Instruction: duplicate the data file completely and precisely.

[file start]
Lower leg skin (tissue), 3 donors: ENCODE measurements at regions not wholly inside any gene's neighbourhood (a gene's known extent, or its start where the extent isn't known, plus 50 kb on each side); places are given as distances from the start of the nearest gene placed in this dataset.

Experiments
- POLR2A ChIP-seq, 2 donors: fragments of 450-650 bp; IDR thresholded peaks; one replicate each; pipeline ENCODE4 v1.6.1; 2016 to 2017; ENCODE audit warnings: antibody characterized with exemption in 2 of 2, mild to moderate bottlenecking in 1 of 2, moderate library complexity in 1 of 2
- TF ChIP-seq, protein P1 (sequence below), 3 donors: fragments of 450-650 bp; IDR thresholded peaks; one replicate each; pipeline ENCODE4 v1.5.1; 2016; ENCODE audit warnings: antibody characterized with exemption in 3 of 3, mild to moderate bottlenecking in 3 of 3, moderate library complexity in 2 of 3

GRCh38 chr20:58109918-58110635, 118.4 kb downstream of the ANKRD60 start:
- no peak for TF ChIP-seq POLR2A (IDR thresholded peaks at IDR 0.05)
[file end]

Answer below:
Lower leg skin (tissue), 3 donors: ENCODE measurements at regions not wholly inside any gene's neighbourhood (a gene's known extent, or its start where the extent isn't known, plus 50 kb on each side); places are given as distances from the start of the nearest gene placed in this dataset.

Experiments
- POLR2A ChIP-seq, 2 donors: fragments of 450-650 bp; IDR thresholded peaks; one replicate each; pipeline ENCODE4 v1.6.1; 2016 to 2017; ENCODE audit warnings: antibody characterized with exemption in 2 of 2, mild to moderate bottlenecking in 1 of 2, moderate library complexity in 1 of 2
- TF ChIP-seq, protein P1 (sequence below), 3 donors: fragments of 450-650 bp; IDR thresholded peaks; one replicate each; pipeline ENCODE4 v1.5.1; 2016; ENCODE audit warnings: antibody characterized with exemption in 3 of 3, mild to moderate bottlenecking in 3 of 3, moderate library complexity in 2 of 3

GRCh38 chr20:58109918-58110635, 118.4 kb downstream of the ANKRD60 start:
- no peak for TF ChIP-seq POLR2A (IDR thresholded peaks at IDR 0.05)